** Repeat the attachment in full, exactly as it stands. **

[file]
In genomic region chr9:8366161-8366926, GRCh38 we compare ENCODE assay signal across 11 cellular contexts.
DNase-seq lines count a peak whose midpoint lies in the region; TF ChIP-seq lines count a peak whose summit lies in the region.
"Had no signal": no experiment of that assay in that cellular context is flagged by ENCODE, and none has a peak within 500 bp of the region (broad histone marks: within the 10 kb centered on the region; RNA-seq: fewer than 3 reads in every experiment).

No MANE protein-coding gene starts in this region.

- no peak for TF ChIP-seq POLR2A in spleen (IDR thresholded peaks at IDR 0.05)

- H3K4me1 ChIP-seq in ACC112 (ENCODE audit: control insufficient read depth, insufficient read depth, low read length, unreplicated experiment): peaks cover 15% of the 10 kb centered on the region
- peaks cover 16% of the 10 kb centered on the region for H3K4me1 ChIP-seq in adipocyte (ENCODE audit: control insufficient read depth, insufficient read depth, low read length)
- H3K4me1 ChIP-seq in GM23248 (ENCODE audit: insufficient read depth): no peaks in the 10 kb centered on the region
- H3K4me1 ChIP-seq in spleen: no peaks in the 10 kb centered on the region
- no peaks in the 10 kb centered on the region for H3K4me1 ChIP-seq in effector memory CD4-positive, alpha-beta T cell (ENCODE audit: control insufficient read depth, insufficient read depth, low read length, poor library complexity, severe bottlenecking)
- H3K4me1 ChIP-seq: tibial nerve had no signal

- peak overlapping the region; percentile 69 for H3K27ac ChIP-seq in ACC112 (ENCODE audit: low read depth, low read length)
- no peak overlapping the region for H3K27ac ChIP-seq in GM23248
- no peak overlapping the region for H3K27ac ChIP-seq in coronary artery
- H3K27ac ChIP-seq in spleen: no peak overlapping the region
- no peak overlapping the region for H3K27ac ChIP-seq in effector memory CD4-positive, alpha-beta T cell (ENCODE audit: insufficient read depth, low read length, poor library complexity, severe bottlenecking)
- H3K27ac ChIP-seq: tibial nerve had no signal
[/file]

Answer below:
In genomic region chr9:8366161-8366926, GRCh38 we compare ENCODE assay signal across 11 cellular contexts.
DNase-seq lines count a peak whose midpoint lies in the region; TF ChIP-seq lines count a peak whose summit lies in the region.
"Had no signal": no experiment of that assay in that cellular context is flagged by ENCODE, and none has a peak within 500 bp of the region (broad histone marks: within the 10 kb centered on the region; RNA-seq: fewer than 3 reads in every experiment).

No MANE protein-coding gene starts in this region.

- no peak for TF ChIP-seq POLR2A in spleen (IDR thresholded peaks at IDR 0.05)

- H3K4me1 ChIP-seq in ACC112 (ENCODE audit: control insufficient read depth, insufficient read depth, low read length, unreplicated experiment): peaks cover 15% of the 10 kb centered on the region
- peaks cover 16% of the 10 kb centered on the region for H3K4me1 ChIP-seq in adipocyte (ENCODE audit: control insufficient read depth, insufficient read depth, low read length)
- H3K4me1 ChIP-seq in GM23248 (ENCODE audit: insufficient read depth): no peaks in the 10 kb centered on the region
- H3K4me1 ChIP-seq in spleen: no peaks in the 10 kb centered on the region
- no peaks in the 10 kb centered on the region for H3K4me1 ChIP-seq in effector memory CD4-positive, alpha-beta T cell (ENCODE audit: control insufficient read depth, insufficient read depth, low read length, poor library complexity, severe bottlenecking)
- H3K4me1 ChIP-seq: tibial nerve had no signal

- peak overlapping the region; percentile 69 for H3K27ac ChIP-seq in ACC112 (ENCODE audit: low read depth, low read length)
- no peak overlapping the region for H3K27ac ChIP-seq in GM23248
- no peak overlapping the region for H3K27ac ChIP-seq in coronary artery
- H3K27ac ChIP-seq in spleen: no peak overlapping the region
- no peak overlapping the region for H3K27ac ChIP-seq in effector memory CD4-positive, alpha-beta T cell (ENCODE audit: insufficient read depth, low read length, poor library complexity, severe bottlenecking)
- H3K27ac ChIP-seq: tibial nerve had no signal